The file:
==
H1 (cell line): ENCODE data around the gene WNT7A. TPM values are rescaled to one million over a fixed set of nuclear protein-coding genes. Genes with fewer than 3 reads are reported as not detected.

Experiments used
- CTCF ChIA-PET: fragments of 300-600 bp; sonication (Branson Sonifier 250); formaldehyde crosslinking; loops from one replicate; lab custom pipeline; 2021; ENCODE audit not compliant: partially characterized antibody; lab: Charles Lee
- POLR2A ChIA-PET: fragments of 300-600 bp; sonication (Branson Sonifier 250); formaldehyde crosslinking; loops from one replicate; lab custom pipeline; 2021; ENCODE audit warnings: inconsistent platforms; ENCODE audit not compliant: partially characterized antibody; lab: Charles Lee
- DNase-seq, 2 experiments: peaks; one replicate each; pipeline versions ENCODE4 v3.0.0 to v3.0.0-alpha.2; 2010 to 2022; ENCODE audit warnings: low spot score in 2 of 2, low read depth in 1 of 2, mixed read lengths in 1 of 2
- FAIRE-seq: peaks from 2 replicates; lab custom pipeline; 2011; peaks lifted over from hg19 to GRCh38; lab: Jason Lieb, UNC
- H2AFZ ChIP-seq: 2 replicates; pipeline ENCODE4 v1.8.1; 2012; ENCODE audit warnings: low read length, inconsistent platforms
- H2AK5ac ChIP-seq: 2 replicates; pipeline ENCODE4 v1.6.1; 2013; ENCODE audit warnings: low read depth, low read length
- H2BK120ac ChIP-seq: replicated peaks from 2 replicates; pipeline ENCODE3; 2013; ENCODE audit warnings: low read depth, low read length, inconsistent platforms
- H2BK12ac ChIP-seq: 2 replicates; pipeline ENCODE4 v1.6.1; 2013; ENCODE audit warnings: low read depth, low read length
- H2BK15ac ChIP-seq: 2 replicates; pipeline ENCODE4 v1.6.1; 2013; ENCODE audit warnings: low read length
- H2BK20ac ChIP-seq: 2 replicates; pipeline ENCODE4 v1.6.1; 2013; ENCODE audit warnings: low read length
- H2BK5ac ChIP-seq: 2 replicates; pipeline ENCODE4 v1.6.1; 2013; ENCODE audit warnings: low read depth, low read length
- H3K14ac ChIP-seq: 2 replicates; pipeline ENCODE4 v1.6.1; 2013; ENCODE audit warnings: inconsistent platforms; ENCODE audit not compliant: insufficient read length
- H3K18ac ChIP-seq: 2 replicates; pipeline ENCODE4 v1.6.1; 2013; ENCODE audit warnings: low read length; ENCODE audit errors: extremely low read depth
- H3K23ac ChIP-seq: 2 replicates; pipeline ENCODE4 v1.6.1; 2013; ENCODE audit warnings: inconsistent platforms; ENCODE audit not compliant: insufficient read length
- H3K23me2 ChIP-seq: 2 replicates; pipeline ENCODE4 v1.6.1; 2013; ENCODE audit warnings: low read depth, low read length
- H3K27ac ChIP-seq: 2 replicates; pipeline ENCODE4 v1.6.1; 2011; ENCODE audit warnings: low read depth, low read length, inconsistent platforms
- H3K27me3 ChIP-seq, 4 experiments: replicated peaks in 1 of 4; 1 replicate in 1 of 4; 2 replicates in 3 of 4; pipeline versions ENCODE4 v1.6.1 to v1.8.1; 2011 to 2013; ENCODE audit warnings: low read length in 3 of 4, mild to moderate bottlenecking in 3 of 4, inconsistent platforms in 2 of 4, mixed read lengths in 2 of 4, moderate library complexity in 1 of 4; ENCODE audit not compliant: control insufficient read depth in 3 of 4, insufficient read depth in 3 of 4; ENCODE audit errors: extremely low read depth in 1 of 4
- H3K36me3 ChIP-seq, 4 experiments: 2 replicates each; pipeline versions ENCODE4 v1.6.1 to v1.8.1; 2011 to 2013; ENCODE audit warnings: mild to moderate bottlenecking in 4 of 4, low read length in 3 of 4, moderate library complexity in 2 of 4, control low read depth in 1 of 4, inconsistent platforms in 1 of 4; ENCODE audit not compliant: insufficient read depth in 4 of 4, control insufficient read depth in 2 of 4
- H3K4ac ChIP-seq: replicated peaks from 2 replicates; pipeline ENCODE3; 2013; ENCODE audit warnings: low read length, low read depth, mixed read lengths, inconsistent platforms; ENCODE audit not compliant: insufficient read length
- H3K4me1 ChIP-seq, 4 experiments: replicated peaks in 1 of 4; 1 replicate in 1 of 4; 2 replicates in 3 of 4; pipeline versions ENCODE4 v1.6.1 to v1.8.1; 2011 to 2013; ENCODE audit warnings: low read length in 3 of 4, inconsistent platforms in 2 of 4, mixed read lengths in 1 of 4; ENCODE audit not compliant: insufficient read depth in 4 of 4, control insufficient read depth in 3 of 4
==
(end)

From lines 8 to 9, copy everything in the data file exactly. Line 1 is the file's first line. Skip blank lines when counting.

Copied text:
- H2AK5ac ChIP-seq: 2 replicates; pipeline ENCODE4 v1.6.1; 2013; ENCODE audit warnings: low read depth, low read length
- H2BK120ac ChIP-seq: replicated peaks from 2 replicates; pipeline ENCODE3; 2013; ENCODE audit warnings: low read depth, low read length, inconsistent platforms